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Body weight, diabetes incidence vascular events and survival 15 years after very low calorie diet in community medical clinics in the UK.

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Daniels, Charles 
Howitt, Will 
Greatorex, Derek 
Campbell, Claire 


OBJECTIVE: To assess weight loss maintenance, diabetes status, mortality and morbidity 15 years after a very low calorie diet programme (VLCD) in patients with obesity. DESIGN: General practice data bases were interrogated for subjects coded for group therapy with VLCD in the 1990s. Causes of death, occurrence of vascular disease and remission or development of diabetes were ascertained from patient records and national stroke and cardiovascular disease data bases. RESULTS: 325 subjects engaged in the programme and had sufficient data for analysis. Baseline characteristics were: age 47.8±12. 8 years; body mass index (BMI) 36.1±6.8 kg/m2; 79.1% female/20.9% male; 13.5% had type 2 diabetes. After 15±4 years weight had changed from 97.9±19 kg at baseline to 100±20.8 kg. 10 with diabetes at baseline were in remission at 3 months, but only two remained in remission at 5 years. 50 new cases of type 2 diabetes and 11 of impaired fasting glucose developed during follow-up. Only 5.9% who remained healthy at follow-up had maintained >10% body weight reduction. Neither diabetes incidence nor diabetes free survival were related to percentage body weight lost during VLCD. Only baseline BMI was related to development of new impaired fasting glucose or diabetes by 15 years (p=0.007). 37 subjects had a cardiovascular event. Age (p=0.000002) and degree of weight loss after VLCD (p=0.03) were significantly associated with subsequent vascular events. CONCLUSION: Long-term maintenance of weight loss after VLCD was rare in this single centre retrospective study 15 years later. Glucose intolerance developed in 21.4%. Lasting remission of type 2 diabetes or prevention of later glucose intolerance were not achieved. Vascular events were more frequent in those who lost most weight. Risk management during weight regain should be studied in future to assess potential for reduction in adverse cardiovascular outcomes.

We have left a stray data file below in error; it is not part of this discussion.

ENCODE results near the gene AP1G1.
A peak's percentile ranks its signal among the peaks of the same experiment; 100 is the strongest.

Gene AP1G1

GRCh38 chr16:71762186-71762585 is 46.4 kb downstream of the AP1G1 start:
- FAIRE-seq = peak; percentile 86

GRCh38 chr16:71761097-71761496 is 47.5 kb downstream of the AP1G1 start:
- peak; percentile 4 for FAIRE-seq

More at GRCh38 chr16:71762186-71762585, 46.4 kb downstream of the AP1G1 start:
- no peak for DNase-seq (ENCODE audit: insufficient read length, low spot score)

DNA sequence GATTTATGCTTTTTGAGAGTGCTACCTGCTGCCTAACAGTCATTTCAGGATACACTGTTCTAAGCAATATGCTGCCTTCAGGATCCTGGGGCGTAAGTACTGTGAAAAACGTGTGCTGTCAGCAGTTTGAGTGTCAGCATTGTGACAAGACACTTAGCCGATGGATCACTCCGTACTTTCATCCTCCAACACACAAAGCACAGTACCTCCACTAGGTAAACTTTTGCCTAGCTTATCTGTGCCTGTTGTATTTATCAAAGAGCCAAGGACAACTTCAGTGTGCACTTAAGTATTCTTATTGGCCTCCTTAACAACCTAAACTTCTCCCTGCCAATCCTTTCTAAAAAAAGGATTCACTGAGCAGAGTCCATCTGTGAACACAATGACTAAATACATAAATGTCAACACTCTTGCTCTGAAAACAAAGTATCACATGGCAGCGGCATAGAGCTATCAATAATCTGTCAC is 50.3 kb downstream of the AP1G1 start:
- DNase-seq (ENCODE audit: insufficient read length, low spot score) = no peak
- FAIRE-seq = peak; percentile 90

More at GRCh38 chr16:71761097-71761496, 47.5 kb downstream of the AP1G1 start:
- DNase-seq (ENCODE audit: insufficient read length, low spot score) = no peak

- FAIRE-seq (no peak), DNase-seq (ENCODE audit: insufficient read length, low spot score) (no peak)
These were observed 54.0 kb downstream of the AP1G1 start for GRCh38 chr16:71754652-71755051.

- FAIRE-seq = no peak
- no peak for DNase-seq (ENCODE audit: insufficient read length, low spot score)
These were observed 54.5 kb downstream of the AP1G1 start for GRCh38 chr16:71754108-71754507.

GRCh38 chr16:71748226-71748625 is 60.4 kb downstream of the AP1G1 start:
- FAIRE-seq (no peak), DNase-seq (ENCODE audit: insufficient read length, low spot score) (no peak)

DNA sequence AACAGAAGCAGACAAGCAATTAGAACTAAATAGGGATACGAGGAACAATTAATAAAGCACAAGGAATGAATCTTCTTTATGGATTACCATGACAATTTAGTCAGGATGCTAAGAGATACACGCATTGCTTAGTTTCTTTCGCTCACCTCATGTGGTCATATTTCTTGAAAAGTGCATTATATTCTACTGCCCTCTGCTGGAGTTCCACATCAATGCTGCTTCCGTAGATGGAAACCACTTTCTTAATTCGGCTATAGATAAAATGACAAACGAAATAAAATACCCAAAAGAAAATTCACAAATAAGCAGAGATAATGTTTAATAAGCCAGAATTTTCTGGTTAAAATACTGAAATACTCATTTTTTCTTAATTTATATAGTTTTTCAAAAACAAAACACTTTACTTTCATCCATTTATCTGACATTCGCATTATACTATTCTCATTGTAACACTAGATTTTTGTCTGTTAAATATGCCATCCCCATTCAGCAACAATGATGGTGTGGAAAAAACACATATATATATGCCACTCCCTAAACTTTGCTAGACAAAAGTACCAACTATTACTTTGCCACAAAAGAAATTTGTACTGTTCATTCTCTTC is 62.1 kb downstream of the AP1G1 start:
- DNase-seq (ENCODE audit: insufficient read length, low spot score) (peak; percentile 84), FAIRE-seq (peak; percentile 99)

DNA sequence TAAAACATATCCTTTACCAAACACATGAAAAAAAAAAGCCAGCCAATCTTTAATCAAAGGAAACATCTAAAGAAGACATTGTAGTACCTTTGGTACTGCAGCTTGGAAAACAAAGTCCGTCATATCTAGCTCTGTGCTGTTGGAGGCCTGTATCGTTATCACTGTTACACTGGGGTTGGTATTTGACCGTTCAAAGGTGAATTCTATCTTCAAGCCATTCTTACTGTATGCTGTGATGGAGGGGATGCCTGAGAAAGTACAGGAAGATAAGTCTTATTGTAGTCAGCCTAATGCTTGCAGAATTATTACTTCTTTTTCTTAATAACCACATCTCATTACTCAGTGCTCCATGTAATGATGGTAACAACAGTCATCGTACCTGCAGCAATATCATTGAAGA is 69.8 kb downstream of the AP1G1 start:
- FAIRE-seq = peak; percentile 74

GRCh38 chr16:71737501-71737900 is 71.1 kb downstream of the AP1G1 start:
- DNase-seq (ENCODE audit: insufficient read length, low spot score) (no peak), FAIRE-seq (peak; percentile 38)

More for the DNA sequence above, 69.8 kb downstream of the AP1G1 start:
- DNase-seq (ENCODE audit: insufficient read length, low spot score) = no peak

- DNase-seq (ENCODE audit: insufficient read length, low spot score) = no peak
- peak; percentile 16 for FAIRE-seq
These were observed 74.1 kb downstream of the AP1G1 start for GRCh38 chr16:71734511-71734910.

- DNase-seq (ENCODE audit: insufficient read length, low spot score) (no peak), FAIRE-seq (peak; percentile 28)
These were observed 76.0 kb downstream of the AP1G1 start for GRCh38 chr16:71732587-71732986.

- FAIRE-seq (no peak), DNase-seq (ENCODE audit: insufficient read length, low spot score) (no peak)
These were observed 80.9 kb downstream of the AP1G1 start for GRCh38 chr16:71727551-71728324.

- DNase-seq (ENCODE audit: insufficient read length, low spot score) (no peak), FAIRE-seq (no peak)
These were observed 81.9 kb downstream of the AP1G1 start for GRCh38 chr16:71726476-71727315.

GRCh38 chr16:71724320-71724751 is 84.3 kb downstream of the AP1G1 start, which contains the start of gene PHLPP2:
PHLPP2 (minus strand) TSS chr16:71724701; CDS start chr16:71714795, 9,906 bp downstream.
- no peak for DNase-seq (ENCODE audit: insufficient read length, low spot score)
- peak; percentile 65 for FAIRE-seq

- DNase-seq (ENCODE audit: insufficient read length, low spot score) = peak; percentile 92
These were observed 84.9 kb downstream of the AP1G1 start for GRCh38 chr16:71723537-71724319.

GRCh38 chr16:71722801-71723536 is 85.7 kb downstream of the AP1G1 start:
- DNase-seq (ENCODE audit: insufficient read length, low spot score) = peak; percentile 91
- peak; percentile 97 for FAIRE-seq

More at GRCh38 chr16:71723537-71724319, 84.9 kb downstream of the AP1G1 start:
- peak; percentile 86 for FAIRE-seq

diabetes mellitus, nutritional treatment, weight management

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BMJ Nutr Prev Health

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